How to Prepare Your Body for a Hike
Hiking is one of the best ways to get fit and enjoy the outdoors. However, if you want to hike safely and comfortably, you must physically and mentally prepare. That means getting into shape before you head out on any hiking trip. Here are some things you can do to keep you safe and healthy while enjoying yourself.
It’s important to start training early. That way, you won’t feel overwhelmed by all the new equipment and techniques you’ll need to master. And you’ll avoid getting injured while trying to learn everything at once. Organize a training program at least 12 weeks before you embark on your hiking adventure. This will help you stay on track and track your progress as you prepare for your big experience.
Cardio exercise is important for any physical activity, especially hiking. When you hike, you use your legs, lungs, and heart all at once. You should work up to 30 minutes of cardio daily to stay healthy. Cardio exercises such as running, biking, swimming, and walking are great for building stamina and endurance. They also improve your overall health and prevent heart disease. But cardio alone isn’t enough to prepare you for long hikes.
Focus on strengthening your legs to get in shape for hiking. Your legs are essential for walking long distances and carrying heavy loads. For this reason, it’s important to focus on building muscle strength in your lower body. That means working your quads, hamstrings, glutes, calves, and core muscles. When you do squats, lunges, and deadlifts, you’ll build muscle mass in all of those areas. Then, add resistance bands to your workout routine. And if you’re looking to improve your balance, try doing planks, pushups, and crunches. These exercises will improve your balance and stability, making walking uphill and over uneven terrain easier.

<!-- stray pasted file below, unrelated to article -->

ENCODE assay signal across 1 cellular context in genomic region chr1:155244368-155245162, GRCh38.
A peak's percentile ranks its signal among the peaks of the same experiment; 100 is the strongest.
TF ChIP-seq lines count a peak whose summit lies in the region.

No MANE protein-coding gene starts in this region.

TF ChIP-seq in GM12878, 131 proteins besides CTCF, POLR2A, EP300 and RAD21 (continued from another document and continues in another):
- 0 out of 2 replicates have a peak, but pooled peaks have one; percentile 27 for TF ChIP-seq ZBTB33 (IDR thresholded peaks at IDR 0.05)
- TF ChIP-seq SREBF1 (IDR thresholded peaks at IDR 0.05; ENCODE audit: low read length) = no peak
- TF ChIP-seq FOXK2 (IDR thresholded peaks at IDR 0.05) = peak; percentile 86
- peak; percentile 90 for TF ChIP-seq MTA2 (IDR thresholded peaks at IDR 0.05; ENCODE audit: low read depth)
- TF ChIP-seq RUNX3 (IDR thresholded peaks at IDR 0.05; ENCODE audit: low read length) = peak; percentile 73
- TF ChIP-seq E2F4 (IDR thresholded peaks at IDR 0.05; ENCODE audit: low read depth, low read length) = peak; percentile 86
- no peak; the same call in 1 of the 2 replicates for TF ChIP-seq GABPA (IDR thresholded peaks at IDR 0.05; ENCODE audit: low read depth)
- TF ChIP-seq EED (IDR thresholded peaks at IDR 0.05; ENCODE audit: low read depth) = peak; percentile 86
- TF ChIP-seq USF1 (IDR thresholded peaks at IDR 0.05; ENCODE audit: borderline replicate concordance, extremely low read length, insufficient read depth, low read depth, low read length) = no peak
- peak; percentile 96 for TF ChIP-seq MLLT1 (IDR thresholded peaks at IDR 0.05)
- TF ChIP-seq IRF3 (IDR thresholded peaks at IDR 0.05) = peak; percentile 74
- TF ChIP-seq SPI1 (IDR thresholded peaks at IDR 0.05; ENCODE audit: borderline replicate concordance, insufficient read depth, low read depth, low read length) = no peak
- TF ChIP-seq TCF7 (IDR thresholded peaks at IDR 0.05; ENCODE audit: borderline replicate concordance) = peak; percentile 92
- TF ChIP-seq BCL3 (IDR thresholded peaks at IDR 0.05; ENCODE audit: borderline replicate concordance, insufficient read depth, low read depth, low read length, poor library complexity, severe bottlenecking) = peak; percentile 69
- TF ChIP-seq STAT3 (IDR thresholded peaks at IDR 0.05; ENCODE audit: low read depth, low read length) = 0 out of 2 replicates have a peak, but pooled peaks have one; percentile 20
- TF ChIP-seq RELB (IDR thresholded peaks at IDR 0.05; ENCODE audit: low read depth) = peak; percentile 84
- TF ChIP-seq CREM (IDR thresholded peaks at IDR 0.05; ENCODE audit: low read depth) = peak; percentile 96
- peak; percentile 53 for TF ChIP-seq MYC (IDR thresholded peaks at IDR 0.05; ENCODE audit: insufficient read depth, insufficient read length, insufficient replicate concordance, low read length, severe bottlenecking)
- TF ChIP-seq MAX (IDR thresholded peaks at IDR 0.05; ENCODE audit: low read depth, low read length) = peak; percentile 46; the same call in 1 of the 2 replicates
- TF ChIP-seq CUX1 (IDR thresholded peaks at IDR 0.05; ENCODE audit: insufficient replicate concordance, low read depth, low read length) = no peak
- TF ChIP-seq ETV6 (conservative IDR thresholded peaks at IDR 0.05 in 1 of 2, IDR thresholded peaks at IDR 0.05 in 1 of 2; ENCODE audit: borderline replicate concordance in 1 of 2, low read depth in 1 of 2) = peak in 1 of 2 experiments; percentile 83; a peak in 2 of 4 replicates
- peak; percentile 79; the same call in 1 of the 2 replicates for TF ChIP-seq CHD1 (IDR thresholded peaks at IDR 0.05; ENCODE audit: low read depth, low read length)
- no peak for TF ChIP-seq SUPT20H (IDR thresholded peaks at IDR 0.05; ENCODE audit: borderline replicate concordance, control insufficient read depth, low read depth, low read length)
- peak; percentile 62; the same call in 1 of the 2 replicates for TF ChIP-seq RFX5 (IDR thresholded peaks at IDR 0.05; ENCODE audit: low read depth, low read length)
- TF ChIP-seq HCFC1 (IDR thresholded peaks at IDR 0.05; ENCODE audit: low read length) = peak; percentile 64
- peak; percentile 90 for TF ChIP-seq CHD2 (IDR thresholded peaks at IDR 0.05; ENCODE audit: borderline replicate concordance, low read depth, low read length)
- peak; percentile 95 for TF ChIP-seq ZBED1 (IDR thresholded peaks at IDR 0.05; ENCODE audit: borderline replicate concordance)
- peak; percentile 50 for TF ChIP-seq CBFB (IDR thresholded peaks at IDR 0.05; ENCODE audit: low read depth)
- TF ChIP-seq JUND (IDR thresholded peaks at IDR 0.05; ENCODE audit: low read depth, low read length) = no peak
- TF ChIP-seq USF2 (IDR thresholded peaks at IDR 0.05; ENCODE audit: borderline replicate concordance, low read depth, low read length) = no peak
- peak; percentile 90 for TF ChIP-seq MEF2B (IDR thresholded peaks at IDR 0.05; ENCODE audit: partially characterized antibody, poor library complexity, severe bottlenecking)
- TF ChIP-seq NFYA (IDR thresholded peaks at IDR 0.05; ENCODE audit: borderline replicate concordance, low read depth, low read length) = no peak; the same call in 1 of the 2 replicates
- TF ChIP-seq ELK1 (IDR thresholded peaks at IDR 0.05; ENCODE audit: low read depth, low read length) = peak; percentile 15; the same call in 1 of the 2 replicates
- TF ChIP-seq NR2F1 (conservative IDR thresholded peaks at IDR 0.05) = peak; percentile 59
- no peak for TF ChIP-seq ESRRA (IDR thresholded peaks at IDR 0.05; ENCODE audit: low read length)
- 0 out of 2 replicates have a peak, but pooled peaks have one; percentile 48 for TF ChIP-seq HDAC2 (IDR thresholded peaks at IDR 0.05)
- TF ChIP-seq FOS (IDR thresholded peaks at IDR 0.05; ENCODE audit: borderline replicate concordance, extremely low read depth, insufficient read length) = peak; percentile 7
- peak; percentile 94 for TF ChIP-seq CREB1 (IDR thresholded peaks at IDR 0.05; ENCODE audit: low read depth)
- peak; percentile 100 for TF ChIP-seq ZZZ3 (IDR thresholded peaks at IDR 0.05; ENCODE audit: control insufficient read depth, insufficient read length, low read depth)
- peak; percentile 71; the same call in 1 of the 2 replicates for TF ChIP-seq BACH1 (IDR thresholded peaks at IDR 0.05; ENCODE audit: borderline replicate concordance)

A common problem among hikers is “hikers’ knees,” which happens when you put pressure on your knees during certain movements. For instance, when you squat down low, your knees bend forward. When you stand back up, your knees tend to lock. This causes stress on your ligaments and cartilage. Over time, this may lead to arthritis. To prevent this, target your quadriceps, calves, and hamstrings. A good way to do this is to walk quickly outside, on a treadmill, or ride a bike.
Exercising with ankle weights may also be helpful. If you have never done this exercise before, begin with five pounds. One leg is bent at a 90-degree angle. While maintaining your knee slightly flexed, slowly bring the opposite leg up to complete the movement. Then, switch legs and do it again. As a hamstring-building exercise, stand with a weighted leg behind you and raise it to a 90-degree angle. Hold for several seconds, then drop gently to the floor.
Fear is the worst adversary you can face when doing anything new. Success begins with a clear vision of what you want to accomplish and the will to get there. Focus on the “why,” the personal benefit you want by completing a hike. Keep this in mind whether you are feeling disheartened in your preparations or on the path. Finally, envision yourself succeeding. Imagine yourself completing the Appalachian Trail, the Pacific Crest Trail, or the Continental Divide Trail.
You may not feel ready to go on a real hike until after you’ve practiced for a while. Practicing hikes helps you prepare mentally and physically for the experience. Try taking short walks around your neighborhood or local park. As you become stronger, you can gradually add distance and elevation. You might want to consider joining a local club. These groups usually offer regular outings and activities, including guided hikes. They can offer encouragement and support, helping you push yourself further.